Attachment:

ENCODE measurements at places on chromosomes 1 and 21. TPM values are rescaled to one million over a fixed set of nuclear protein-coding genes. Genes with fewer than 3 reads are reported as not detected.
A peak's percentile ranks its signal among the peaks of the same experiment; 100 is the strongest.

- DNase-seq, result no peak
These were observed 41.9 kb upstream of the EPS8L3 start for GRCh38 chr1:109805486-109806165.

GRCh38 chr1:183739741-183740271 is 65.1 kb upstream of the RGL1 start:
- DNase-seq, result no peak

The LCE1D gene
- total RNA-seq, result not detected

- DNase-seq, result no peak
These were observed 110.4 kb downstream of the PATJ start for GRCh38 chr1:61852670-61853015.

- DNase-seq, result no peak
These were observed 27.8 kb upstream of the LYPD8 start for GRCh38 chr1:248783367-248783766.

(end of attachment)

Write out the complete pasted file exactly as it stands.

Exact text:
ENCODE measurements at places on chromosomes 1 and 21. TPM values are rescaled to one million over a fixed set of nuclear protein-coding genes. Genes with fewer than 3 reads are reported as not detected.
A peak's percentile ranks its signal among the peaks of the same experiment; 100 is the strongest.

- DNase-seq, result no peak
These were observed 41.9 kb upstream of the EPS8L3 start for GRCh38 chr1:109805486-109806165.

GRCh38 chr1:183739741-183740271 is 65.1 kb upstream of the RGL1 start:
- DNase-seq, result no peak

The LCE1D gene
- total RNA-seq, result not detected

- DNase-seq, result no peak
These were observed 110.4 kb downstream of the PATJ start for GRCh38 chr1:61852670-61853015.

- DNase-seq, result no peak
These were observed 27.8 kb upstream of the LYPD8 start for GRCh38 chr1:248783367-248783766.